By Diane E. Bokor
In the 1970s, something in the culture shifted. You often heard of people going “back to the land.” Tom and I were among them. That is how I ended up here in northwest Montana, reflecting on one of the biggest decisions of my life. We were twenty-five-year-old city kids who married after meeting in college. We were old enough to be completely emancipated and young enough to do some pretty stupid stuff. We were greenhorns.
We had made a life in the great white city on the hill (San Francisco) when we caught the bug. We sold everything that would not fit in the back of our grey Dodge Ram. We quit our jobs and hit the road in search of our piece of “the land.”
We arrived in Kalispell the first week of May, 1976. It was hot that week, 90 degrees hot. This pleased me greatly, as there were two things that gave me pause about this adventure: cold temperatures and wild bears. I’ll work on my fear of bears, I thought, this is going to be just fine. It’s just not that cold here.
All but our brand spanking new REI camping gear went into storage as we headed “back to the land.” Well, not literally “back” as we had not actually been there yet. We had a plan. Tom and I would spend the summer exploring the region, campground by campground. In the fall, we would decide where to settle, where to buy our piece of this land. Then, we would confidently figure out the rest of the story.
We had been living in our tiny two-man tent for three weeks when Memorial Day weekend rolled around. It rained for four solid days. I now know that this is a typical Flathead weather pattern. That weekend I was traumatized for four days, peeking out of a blue nylon tent flap, cold and damp, nibbling on candy bars. It was too wet to start a fire. It was too wet to crawl out of the tent. Forty-three years later, I can tell you that even with climate change, it will rain at some point on Memorial Day weekend in the Flathead.
Later that summer, after drying out, I awoke at dawn to a noise coming from the direction of our campsite picnic table. Severely nearsighted without my glasses, I sat up in my cozy down sleeping bag, rubbed my eyes and opened them to make out a park ranger bending over our table. Weird, I thought, why is he up so early? With my glasses on, I was shocked. HOLY MOSES! A BEAR! A man-sized black bear was standing on his rear legs, rooting through the box of groceries we had covered with a plastic garbage bag, to keep it dry of course. The bear had found our green grapes. Greenhorns with green grapes.
Due to my life long fear of bears, I was pretty sure I was going to die. Obviously, I did not. Tom was able to find the Dodge keys. I grabbed my single-lens-reflex Minolta. In our pajamas, like commandos who scurry along the perimeter of a battlefield, we made our way to the passenger side of the truck. Once safely ensconced in steel and glass, I snapped evidence of our stupidity. If not for the snapshot this whole incident might be lost to the mists of time.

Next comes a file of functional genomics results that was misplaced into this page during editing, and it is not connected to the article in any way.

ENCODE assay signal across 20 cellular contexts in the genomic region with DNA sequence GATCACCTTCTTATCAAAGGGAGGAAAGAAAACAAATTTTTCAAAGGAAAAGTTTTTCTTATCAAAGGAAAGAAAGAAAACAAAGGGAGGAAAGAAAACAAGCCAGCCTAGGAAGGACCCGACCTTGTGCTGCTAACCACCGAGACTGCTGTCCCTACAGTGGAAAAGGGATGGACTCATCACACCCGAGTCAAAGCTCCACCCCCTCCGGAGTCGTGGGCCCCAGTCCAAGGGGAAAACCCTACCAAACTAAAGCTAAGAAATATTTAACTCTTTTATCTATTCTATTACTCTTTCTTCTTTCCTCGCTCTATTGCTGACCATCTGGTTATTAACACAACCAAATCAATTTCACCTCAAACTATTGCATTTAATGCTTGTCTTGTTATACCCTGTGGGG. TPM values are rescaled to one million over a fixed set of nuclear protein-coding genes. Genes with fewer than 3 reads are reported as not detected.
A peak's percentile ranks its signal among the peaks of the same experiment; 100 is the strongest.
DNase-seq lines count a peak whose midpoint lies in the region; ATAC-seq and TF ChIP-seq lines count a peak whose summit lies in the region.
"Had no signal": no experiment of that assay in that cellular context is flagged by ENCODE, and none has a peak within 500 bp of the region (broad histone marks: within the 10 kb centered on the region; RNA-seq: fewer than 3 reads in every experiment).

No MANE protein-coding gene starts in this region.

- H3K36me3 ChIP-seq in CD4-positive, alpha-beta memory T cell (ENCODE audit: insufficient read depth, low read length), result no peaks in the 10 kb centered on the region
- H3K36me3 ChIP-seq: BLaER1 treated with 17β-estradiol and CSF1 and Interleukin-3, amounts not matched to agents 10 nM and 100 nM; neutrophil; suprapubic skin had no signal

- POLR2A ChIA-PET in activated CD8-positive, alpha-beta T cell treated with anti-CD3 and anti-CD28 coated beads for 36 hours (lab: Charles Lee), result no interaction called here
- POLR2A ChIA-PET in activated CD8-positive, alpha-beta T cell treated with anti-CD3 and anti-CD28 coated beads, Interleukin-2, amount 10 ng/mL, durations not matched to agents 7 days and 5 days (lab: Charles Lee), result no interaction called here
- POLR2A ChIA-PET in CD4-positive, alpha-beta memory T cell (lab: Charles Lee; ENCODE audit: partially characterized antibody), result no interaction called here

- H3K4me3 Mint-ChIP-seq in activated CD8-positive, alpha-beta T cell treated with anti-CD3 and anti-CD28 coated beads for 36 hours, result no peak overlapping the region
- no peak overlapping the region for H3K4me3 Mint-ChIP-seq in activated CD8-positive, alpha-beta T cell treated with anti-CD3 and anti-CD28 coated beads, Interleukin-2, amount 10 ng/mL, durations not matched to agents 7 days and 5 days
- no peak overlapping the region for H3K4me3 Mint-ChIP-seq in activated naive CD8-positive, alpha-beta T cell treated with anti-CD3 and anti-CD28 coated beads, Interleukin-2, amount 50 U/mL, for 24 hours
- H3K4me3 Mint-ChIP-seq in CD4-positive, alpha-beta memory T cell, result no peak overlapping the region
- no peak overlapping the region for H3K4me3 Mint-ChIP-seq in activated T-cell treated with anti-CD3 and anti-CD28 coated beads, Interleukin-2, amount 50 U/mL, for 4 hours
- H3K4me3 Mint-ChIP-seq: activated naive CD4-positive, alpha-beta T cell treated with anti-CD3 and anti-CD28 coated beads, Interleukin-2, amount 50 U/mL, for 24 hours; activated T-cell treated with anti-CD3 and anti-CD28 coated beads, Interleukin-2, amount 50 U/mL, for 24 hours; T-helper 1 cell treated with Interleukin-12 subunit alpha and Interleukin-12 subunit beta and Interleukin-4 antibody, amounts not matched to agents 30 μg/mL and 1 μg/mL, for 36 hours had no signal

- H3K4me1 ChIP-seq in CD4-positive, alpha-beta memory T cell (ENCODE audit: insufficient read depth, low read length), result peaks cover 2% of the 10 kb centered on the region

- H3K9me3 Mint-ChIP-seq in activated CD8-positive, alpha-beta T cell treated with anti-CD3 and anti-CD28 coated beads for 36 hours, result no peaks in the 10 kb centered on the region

Back then, there were no signs instructing campers about food storage. There was no host coming by each evening to warn/threaten campers about food storage. There were no campground brown metal communal food lockers. You can thank me and Tom (and the rest of our ilk) for all that.
Both Don’t Mess With Mrs. Sedgewick and Blame the Car Ride now are available in an audio version. Ratham Creek is in the producer’s hands now and also will be ready soon. It has been a fun adventure to listen to my words being read aloud by talented Becky White.
I have codes available by Audible for free downloads if anyone is interested in receiving a free copy. I have eight codes left for Blame the Car ride and 12 codes for Mrs. Sedgewick. I will pass them out on a first come/first served basis. When they’re gone, they are gone. If you want one, please email me at email@example.com
LESLIE BUDEWITZ: Summer may have been late coming to NW Montana, but it’s gloriously beautiful now! And in these parts, we love our outdoor festivals. I’ll be at the Bigfork Festival of the Arts, Sat-Sun, Aug 3-4, from 9 to 4, selling and signing books, including my newest, CHAI ANOTHER DAY, the 4th Spice Shop mystery. Join me and 150 artists — potters, photographers, painters, jewelers, soap and candle makers and so much more — in the village of Bigfork! Plus tasty food and great live music.